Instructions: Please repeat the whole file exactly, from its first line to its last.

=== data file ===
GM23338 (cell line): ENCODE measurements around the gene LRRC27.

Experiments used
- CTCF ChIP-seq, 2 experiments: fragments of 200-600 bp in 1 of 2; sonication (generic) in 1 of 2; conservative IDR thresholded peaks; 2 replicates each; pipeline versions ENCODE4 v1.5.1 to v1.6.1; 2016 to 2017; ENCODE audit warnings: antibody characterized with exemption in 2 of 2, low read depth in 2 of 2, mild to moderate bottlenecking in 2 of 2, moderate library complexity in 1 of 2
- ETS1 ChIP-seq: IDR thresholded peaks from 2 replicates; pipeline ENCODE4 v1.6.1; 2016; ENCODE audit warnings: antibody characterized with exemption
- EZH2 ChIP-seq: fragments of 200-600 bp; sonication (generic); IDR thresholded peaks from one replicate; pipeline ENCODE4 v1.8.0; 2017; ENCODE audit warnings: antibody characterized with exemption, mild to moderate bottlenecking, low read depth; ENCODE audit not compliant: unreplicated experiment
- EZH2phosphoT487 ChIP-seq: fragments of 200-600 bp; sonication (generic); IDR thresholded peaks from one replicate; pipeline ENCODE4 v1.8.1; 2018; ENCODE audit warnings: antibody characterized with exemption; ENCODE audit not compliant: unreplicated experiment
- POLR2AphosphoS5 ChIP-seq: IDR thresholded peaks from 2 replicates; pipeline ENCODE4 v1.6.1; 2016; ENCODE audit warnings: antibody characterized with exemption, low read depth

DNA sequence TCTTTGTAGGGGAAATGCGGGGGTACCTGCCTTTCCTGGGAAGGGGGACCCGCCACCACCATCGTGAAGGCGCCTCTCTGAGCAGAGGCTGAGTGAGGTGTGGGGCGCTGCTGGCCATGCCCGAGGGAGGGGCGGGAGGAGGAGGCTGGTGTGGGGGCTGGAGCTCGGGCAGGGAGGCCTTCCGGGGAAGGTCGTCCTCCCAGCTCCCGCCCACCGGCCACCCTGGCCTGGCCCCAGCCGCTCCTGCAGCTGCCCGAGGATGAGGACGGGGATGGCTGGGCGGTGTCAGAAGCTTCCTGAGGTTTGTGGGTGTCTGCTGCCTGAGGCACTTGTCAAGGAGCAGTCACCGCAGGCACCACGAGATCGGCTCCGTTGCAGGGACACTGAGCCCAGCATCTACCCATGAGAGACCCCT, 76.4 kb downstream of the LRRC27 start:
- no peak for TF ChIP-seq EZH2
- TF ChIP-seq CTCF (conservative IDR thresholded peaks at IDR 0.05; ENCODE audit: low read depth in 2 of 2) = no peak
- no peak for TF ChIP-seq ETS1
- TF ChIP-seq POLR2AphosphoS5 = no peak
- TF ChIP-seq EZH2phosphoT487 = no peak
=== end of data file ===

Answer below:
GM23338 (cell line): ENCODE measurements around the gene LRRC27.

Experiments used
- CTCF ChIP-seq, 2 experiments: fragments of 200-600 bp in 1 of 2; sonication (generic) in 1 of 2; conservative IDR thresholded peaks; 2 replicates each; pipeline versions ENCODE4 v1.5.1 to v1.6.1; 2016 to 2017; ENCODE audit warnings: antibody characterized with exemption in 2 of 2, low read depth in 2 of 2, mild to moderate bottlenecking in 2 of 2, moderate library complexity in 1 of 2
- ETS1 ChIP-seq: IDR thresholded peaks from 2 replicates; pipeline ENCODE4 v1.6.1; 2016; ENCODE audit warnings: antibody characterized with exemption
- EZH2 ChIP-seq: fragments of 200-600 bp; sonication (generic); IDR thresholded peaks from one replicate; pipeline ENCODE4 v1.8.0; 2017; ENCODE audit warnings: antibody characterized with exemption, mild to moderate bottlenecking, low read depth; ENCODE audit not compliant: unreplicated experiment
- EZH2phosphoT487 ChIP-seq: fragments of 200-600 bp; sonication (generic); IDR thresholded peaks from one replicate; pipeline ENCODE4 v1.8.1; 2018; ENCODE audit warnings: antibody characterized with exemption; ENCODE audit not compliant: unreplicated experiment
- POLR2AphosphoS5 ChIP-seq: IDR thresholded peaks from 2 replicates; pipeline ENCODE4 v1.6.1; 2016; ENCODE audit warnings: antibody characterized with exemption, low read depth

DNA sequence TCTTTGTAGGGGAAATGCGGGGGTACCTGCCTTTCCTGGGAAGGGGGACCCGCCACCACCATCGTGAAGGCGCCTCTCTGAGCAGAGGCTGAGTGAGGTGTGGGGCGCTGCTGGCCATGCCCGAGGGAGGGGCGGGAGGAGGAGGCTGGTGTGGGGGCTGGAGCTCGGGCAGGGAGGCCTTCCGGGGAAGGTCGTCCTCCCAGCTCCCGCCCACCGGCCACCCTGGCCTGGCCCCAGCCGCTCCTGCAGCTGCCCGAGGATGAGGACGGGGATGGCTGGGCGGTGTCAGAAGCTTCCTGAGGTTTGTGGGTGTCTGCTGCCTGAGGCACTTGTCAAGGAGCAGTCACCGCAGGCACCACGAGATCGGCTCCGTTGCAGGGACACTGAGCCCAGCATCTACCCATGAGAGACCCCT, 76.4 kb downstream of the LRRC27 start:
- no peak for TF ChIP-seq EZH2
- TF ChIP-seq CTCF (conservative IDR thresholded peaks at IDR 0.05; ENCODE audit: low read depth in 2 of 2) = no peak
- no peak for TF ChIP-seq ETS1
- TF ChIP-seq POLR2AphosphoS5 = no peak
- TF ChIP-seq EZH2phosphoT487 = no peak